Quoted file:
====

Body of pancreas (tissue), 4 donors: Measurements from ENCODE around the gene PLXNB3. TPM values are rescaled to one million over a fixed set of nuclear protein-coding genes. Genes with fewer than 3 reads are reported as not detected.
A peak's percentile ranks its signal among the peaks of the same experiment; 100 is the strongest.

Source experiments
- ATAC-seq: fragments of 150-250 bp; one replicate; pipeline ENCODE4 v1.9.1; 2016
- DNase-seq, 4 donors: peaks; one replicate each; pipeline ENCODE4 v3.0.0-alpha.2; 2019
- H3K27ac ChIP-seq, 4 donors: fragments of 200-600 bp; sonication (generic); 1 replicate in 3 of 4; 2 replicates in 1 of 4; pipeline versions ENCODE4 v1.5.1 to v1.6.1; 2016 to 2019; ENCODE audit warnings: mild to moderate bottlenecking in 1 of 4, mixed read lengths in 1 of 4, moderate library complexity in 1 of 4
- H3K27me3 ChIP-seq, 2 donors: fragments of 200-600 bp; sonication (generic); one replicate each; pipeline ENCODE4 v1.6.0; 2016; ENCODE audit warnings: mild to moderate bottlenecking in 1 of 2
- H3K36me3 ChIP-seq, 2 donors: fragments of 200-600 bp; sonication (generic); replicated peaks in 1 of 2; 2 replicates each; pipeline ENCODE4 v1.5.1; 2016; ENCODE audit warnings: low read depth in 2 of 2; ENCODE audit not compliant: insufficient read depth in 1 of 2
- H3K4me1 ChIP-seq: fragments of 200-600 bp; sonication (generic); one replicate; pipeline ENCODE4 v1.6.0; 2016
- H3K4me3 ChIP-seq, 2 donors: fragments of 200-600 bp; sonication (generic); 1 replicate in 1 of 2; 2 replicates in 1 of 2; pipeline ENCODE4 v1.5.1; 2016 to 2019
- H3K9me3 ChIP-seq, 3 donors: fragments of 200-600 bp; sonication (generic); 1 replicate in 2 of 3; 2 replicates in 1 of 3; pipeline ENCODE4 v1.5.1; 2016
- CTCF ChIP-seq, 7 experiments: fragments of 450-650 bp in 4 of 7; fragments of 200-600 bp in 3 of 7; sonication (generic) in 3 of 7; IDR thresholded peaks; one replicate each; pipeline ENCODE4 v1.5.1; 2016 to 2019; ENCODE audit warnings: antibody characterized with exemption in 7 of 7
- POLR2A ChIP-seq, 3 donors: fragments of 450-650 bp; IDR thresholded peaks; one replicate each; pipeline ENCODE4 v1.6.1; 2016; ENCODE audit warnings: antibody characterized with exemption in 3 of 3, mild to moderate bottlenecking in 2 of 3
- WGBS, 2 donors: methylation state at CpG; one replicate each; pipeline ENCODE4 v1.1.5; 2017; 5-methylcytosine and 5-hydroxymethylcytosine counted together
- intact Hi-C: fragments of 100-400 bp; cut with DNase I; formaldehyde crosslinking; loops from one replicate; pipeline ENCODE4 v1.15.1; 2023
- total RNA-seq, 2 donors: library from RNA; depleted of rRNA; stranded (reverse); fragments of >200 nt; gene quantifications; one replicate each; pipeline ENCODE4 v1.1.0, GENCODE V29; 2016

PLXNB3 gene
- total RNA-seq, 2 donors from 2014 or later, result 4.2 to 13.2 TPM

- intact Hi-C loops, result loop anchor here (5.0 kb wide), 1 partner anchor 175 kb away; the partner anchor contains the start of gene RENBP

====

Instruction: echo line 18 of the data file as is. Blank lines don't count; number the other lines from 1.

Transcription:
- total RNA-seq, 2 donors from 2014 or later, result 4.2 to 13.2 TPM